How to Take Care of Your Garden in Winter
Every season has its own beauty, even the winter. Taking care of your garden in winter requires different care than other seasons. Winter is the perfect time to prepare for spring and summer. We give you tips on how to take care of your winter garden.
Tips for maintaining your garden in winter
- Remove spent plants
Cut faded flowers and damaged or diseased branches and clear up fallen leaves. Removing old plants will tidy it up and prevent the spread of pests, diseases, and fungi. Rake the lawn, prune old branches and broom the garden paths.
- Prune trees and shrubs
To promote the growth of larger shoots in spring, you can prune your shrubs and trees. Please check whether your plants need a winter prune or prefer to be pruned right after flowering. Prune summer and autumn-flowering shrubs and trees in late winter or early spring.
- Get mulching
Adding a layer of mulch to your soil’s surface in winter protects your plants from the harsh weather conditions of winter freezes, thaws and winds. Mulching in winter helps to keep the soil’s temperature consistent. This keeps the plant in dormancy and prevents it from triggering new growth during a brief warm day in winter. Mulching in winter also helps to conserve water in the soil. Look to use organic mulch as this can help feed your garden beds when it breaks down over time.
- Create a compost heap
You can start a compost pile for the promise of healthier plants next near. Creating rich, natural compost can take 6-8 weeks, so now it’s time to get started. Collect green and brown organic waste, starting with a bottom layer of twigs or straw, to aerate. Green waste includes kitchen scraps, like potato skins, fruits, tea bags, vegetables, grass clippings and coffee grounds. Brown waste includes dry, brown leaves, dried grass, tree trimmings, shrub prunings and newspapers. You will need a good mix of green and brown manure to create a compost pile.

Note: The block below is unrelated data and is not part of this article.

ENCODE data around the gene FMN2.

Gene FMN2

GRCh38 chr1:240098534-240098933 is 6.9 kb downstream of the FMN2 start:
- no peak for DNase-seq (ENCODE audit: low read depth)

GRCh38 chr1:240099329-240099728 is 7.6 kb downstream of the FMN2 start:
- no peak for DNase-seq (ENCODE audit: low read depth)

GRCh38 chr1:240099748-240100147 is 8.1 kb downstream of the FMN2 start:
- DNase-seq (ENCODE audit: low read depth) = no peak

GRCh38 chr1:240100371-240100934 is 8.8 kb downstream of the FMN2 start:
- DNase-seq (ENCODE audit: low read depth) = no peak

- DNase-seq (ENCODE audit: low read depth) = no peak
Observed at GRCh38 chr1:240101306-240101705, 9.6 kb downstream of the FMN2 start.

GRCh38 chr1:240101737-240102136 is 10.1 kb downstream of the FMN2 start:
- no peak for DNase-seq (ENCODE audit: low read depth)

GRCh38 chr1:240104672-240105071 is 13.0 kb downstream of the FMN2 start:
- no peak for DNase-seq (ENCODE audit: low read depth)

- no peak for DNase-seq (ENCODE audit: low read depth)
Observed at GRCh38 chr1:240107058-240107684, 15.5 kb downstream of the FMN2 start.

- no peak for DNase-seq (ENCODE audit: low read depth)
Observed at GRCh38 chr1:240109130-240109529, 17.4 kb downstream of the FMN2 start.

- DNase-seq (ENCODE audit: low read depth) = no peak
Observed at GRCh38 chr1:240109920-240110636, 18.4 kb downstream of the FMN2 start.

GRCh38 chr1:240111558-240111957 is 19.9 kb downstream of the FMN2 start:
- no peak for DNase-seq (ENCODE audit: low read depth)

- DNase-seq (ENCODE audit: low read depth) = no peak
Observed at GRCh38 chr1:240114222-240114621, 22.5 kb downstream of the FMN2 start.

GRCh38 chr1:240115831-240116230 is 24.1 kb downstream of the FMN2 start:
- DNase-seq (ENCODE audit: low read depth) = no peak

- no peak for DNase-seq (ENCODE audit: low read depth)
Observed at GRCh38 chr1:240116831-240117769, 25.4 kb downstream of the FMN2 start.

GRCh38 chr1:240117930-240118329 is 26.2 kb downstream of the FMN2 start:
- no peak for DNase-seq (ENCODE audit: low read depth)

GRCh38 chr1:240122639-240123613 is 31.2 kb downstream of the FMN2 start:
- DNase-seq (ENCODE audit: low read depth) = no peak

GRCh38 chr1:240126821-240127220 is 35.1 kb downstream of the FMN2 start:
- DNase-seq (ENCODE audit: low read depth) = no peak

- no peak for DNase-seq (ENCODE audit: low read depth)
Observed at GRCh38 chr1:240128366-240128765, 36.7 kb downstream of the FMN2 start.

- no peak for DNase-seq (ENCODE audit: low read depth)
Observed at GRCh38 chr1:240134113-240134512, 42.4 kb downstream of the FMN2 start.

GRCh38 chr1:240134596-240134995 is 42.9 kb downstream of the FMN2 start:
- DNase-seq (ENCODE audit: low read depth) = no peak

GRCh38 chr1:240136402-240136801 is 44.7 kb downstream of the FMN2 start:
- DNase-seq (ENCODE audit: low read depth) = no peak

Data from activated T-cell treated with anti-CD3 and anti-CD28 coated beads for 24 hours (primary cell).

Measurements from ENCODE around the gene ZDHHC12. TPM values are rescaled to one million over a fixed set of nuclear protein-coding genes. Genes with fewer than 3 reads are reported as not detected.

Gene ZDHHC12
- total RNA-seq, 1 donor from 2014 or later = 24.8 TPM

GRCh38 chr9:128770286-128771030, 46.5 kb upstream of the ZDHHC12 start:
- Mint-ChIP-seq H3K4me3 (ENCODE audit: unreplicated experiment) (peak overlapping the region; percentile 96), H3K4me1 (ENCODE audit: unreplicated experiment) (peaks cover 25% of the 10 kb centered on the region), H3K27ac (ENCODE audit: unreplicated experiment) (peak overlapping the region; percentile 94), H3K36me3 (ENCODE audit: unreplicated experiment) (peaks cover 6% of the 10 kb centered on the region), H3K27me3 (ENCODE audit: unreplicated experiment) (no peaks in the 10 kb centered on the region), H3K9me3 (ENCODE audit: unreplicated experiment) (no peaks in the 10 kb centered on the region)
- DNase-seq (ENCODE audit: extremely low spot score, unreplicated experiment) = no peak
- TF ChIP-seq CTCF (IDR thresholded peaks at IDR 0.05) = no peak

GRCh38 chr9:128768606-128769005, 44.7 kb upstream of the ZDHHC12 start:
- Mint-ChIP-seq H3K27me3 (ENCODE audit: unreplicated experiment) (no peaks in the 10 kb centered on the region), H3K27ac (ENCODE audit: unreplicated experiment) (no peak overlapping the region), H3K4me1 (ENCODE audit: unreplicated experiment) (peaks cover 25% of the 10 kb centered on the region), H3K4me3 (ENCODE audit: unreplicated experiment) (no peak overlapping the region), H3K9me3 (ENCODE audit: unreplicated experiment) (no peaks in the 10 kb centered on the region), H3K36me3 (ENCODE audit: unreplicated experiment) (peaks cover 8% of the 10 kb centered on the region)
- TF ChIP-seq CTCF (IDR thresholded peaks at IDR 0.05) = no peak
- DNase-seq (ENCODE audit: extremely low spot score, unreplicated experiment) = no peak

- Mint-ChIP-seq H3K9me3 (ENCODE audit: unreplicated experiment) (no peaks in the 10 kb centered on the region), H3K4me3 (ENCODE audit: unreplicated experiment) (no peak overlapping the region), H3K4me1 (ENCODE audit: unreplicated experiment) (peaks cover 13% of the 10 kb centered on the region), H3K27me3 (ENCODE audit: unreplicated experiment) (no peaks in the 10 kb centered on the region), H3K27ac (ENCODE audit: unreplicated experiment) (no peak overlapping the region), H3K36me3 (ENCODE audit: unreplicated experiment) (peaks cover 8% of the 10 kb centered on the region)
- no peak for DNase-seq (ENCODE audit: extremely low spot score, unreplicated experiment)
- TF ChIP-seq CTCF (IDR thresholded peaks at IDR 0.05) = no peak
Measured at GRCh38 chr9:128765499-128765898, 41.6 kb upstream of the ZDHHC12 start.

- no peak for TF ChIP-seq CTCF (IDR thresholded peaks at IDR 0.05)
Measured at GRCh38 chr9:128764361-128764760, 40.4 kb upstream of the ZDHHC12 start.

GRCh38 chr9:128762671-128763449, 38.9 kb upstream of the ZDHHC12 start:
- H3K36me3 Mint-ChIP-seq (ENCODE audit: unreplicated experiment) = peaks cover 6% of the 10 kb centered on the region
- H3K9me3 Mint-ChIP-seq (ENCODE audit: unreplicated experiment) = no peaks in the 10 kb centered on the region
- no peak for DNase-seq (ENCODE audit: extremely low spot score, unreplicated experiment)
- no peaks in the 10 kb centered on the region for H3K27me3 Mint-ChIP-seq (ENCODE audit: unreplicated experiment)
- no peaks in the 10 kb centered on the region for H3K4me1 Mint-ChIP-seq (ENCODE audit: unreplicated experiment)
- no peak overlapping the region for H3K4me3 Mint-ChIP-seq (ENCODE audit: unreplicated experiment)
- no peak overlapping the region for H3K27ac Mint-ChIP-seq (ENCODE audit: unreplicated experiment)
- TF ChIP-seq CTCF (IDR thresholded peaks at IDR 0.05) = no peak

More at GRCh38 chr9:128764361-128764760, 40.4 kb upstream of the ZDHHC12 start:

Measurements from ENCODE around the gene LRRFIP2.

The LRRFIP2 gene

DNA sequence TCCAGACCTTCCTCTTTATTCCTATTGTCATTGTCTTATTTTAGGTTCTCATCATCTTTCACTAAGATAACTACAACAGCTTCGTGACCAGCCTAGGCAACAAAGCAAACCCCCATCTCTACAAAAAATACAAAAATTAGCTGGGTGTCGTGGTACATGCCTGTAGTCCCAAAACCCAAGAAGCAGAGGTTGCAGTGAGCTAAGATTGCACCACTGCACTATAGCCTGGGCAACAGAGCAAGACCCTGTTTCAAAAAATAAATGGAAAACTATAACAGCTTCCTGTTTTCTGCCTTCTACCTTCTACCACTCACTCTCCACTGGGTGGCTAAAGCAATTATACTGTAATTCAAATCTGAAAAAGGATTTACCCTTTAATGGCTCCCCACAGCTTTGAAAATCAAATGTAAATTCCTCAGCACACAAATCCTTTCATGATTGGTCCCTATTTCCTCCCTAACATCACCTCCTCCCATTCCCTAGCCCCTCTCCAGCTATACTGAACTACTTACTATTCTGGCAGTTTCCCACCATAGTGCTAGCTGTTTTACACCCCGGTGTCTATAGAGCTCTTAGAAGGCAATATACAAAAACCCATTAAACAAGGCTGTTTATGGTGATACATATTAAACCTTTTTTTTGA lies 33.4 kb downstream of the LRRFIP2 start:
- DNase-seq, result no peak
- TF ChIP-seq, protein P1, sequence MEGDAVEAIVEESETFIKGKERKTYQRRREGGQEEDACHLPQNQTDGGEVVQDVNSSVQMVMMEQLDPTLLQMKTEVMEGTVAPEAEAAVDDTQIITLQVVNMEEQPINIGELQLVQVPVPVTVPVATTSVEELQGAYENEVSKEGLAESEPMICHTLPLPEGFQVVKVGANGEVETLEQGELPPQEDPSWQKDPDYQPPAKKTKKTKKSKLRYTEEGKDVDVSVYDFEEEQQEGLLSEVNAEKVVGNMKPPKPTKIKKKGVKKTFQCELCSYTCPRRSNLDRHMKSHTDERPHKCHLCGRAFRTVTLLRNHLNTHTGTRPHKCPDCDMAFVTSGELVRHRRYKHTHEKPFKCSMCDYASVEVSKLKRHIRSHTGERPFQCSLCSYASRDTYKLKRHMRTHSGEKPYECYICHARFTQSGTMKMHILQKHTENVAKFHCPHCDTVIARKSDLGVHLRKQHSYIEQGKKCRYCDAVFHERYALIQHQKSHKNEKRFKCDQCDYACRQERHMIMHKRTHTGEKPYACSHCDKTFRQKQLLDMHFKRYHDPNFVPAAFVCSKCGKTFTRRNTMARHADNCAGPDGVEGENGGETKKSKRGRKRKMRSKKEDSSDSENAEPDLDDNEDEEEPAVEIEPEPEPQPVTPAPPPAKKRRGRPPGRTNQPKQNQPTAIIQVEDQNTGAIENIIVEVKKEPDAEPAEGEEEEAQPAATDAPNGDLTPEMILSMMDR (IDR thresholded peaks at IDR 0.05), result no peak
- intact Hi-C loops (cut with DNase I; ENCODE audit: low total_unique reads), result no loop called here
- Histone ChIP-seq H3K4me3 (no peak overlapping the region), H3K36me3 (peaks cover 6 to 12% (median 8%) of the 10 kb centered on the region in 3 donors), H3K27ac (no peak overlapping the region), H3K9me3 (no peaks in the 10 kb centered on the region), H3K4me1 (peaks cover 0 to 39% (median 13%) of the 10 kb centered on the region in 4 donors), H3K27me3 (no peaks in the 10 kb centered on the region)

- Move potted plants
If you have some potted hebes or shrubs that have are now struggling with the reduced light in winter, you should move them to somewhere warmer and safer. Sometimes this means another location in your garden, but some plants have to be moved indoors to prevent damage from the winter freeze.
- Plant winter-tolerant plants
Many varieties bloom in winter and can handle the cold. You have to clear out your soil first, remove weeds, cut dead plants and mix in organic matter to enrich the soil. Plant hardy plants, such as Sarocococca hookeriana Purple Stem, Sarocococca ruscifolia or Cornus alba Sibirica.
If you put enough effort and work into maintaining your garden in winter, you will be enjoying springtime even more. If you follow the advice we’ve just given you or have taken a look at our aftercare advice pages, you’ll love a healthy, happy and green garden ready for a whole new growing season. Grab your gloves and get started!